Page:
Gulf Power announces new solar centers, but how will it affect your bill?

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PENSACOLA, Fla. (WKRG) — As part of Florida Power and Light Company, Gulf Power announced Thursday the start of construction on two new solar energy centers in Northwest Florida, including one in Escambia County.

The Cotton Creek Solar Energy Center, located off Bogia Road west of Highway 29 in North Escambia County, will be 639 acres and produce 74.5-megawatts of zero-emissions energy. That’s enough enough to power 15,000 homes annually, according to Gulf Power.

Another solar center is now under construction in Jackson County. Gulf Power says the two sites combined will generate enough energy to power up to 30,000 homes.

The centers will also reduce emissions of pollutants, according to Gulf Power, the equivalent of taking 26,000 cars off the roads every year.

“As part of FPL, we’re ushering in a more sustainable future for Northwest Florida by delivering cleaner, lower-cost energy and increasing reliability while keeping costs down for our customers,” said Mike Spoor, Gulf Power vice president, in a news release. “With each solar farm that we build, we’re reducing our carbon footprint and providing cleaner air for our region, ensuring we keep Northwest Florida beautiful for generations to come, while also benefitting the local economy with the contribution of hundreds of thousands of additional tax dollars.”

But how will these solar centers affect Gulf Power customers’ power bills and who is going to pay for it?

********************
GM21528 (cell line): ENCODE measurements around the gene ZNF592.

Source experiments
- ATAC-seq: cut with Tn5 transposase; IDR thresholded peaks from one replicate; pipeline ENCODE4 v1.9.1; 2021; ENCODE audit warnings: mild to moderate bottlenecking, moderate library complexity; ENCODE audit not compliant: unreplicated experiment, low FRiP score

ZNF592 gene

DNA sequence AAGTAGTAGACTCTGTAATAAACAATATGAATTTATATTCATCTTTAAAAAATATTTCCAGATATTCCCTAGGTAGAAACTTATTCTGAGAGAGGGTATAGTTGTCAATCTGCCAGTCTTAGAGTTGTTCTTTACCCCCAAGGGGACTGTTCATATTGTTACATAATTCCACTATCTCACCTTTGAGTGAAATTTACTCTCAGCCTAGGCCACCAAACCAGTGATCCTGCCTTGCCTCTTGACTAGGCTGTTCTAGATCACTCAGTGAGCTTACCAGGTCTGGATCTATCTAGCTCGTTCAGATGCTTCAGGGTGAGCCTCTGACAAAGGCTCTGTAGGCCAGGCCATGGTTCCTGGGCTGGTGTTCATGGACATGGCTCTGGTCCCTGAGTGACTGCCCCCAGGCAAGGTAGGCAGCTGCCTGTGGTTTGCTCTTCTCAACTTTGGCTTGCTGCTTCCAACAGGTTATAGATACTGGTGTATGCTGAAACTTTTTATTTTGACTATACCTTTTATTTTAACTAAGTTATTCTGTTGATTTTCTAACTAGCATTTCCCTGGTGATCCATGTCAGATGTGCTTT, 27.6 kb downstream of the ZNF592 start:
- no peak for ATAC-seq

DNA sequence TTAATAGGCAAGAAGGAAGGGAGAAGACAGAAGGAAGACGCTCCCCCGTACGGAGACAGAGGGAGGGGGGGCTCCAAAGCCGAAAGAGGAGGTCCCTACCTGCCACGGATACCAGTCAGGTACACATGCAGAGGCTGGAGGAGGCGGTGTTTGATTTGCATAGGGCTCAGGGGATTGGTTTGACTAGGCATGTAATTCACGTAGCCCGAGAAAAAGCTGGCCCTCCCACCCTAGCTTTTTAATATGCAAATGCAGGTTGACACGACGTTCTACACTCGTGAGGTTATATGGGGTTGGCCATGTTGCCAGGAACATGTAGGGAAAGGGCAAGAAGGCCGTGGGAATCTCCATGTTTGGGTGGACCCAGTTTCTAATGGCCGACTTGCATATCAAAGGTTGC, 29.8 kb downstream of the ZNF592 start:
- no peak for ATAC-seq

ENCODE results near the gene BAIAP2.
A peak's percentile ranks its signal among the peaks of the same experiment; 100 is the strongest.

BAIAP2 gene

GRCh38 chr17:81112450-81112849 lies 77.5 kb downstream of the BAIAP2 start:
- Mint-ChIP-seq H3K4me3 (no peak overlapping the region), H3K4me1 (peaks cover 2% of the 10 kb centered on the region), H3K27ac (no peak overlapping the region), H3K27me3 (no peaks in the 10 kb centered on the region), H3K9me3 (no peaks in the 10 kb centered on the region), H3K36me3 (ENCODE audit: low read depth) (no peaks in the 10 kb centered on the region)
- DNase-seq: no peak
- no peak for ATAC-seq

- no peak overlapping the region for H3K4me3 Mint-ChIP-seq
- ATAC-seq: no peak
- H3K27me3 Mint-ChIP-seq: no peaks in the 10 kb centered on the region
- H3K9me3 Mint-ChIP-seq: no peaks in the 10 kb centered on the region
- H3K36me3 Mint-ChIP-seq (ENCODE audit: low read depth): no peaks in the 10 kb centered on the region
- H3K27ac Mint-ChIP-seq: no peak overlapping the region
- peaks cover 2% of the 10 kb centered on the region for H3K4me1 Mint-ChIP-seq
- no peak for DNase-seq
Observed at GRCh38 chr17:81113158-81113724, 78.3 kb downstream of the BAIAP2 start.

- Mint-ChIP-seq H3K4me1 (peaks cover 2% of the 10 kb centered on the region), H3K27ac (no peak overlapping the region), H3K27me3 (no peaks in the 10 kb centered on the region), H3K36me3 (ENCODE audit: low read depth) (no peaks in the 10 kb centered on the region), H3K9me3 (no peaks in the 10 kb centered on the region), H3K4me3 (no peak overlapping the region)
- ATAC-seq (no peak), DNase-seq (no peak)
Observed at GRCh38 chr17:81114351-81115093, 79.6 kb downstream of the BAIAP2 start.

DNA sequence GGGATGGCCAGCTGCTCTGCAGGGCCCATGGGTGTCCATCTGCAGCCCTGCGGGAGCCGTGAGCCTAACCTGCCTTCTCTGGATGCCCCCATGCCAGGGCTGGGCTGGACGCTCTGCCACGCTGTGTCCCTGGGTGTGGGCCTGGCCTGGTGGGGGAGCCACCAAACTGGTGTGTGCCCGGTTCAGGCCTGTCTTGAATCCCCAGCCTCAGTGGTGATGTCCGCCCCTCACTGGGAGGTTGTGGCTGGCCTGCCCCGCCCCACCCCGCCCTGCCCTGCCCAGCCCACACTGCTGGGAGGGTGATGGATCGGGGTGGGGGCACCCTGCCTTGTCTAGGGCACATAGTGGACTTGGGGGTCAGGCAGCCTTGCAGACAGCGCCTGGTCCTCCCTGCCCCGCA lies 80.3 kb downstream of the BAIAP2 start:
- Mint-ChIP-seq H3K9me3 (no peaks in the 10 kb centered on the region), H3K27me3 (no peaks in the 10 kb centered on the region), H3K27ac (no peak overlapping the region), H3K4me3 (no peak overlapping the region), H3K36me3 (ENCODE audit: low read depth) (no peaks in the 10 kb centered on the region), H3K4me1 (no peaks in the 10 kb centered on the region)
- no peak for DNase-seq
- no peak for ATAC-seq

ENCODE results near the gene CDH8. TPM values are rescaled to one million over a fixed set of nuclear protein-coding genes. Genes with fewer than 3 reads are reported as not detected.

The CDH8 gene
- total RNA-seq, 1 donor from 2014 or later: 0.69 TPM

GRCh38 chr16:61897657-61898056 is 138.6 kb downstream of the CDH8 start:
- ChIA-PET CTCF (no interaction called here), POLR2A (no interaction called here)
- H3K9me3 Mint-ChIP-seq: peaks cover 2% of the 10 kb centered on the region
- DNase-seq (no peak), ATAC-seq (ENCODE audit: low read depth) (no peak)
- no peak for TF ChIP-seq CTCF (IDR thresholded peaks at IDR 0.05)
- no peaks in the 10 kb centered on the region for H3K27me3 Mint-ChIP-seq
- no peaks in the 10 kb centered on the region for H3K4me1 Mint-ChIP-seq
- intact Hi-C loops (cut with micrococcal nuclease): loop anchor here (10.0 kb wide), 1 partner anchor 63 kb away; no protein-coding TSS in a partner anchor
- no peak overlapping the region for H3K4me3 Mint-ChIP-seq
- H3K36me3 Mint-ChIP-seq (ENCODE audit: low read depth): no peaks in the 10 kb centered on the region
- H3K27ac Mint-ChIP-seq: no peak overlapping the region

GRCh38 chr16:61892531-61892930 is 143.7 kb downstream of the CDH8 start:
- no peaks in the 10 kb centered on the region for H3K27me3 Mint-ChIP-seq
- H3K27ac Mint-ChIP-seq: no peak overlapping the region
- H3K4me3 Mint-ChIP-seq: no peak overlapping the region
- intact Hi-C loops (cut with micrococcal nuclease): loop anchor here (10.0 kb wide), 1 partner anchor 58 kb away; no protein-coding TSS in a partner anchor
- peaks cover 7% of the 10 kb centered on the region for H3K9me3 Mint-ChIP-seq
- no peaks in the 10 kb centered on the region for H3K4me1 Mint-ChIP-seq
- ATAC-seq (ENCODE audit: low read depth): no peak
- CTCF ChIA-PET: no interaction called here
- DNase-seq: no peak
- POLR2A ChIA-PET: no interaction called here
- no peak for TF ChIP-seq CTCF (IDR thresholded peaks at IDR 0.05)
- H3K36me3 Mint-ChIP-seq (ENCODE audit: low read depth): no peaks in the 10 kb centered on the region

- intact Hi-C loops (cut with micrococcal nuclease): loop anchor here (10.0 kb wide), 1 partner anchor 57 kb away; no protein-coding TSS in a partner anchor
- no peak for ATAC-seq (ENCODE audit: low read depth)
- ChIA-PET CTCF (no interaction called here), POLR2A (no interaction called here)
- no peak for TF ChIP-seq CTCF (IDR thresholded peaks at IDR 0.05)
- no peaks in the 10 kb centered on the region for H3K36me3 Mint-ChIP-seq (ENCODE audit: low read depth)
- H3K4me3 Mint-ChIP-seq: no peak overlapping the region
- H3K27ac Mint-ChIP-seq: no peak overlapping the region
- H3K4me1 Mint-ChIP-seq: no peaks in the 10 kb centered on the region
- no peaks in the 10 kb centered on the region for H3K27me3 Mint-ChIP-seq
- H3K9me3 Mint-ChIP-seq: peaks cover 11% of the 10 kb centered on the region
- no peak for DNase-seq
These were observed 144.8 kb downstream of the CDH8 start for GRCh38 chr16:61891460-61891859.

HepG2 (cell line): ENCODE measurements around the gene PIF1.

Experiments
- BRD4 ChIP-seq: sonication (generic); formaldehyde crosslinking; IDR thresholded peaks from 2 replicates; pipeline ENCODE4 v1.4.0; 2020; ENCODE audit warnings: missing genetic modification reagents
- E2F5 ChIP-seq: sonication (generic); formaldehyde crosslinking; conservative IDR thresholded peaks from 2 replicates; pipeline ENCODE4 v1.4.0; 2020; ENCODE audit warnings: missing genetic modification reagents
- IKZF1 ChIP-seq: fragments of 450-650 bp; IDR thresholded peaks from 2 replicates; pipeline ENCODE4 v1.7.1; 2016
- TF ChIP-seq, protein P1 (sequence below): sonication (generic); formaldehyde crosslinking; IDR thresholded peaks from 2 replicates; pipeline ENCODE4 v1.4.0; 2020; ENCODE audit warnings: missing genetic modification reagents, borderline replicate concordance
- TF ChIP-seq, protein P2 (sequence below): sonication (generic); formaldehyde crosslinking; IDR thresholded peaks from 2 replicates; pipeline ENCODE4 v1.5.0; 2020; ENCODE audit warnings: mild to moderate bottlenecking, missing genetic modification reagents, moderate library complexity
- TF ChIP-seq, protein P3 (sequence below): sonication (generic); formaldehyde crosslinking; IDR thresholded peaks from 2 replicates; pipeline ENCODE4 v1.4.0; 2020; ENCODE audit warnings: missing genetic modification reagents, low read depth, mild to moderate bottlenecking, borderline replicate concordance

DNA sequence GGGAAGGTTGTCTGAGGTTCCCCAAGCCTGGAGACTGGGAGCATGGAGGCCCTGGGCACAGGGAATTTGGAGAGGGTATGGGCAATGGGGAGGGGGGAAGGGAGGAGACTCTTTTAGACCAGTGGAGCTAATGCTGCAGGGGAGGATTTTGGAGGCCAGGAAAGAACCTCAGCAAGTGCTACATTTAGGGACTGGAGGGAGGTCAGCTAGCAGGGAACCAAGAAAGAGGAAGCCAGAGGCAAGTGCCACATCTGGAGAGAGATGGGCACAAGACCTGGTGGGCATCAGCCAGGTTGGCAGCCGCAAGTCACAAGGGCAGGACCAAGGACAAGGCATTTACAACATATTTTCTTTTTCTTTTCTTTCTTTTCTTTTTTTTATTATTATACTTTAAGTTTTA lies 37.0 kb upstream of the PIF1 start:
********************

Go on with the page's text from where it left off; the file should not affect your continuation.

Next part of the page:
These are questions WKRG News 5 asked Gulf Power spokeswoman Kimberly Blair.

“There is a cost associated with it and that cost would be part of a rate review that will be coming up that we would be seeking permission from the Public Service Commission to pass on to our customers,” Blair said.

However, Gulf Power believes the renewable energy will help offset those costs.

“We’re not having to pay for our fuel in order to create the energy, so because of that, over the lifetime of this project, there will be enormous cost savings for our customers,” Blair said.

It’s unclear at this time if those savings will be felt once the centers are paid off.

Blair said despite being in rural areas, the solar centers can help the economy right away by providing hundreds of jobs in the community during peak construction times.

Additional solar farms are in the early phases of development across Northwest Florida, including:

  • First City Solar Energy Center in North Escambia County
  • Blackwater River Solar Energy Center in Santa Rosa County
  • Chipola River Solar Energy Center and Flowers Creek Solar Energy Center in Calhoun County
  • Apalachee Solar Energy Center in Jackson County

 “We’re really excited to be a part of Florida Power and Light now and to be able to bring a more sustainable future to Northwest Florida,” Blair said.

Each solar center takes about eight to 10 months to complete.

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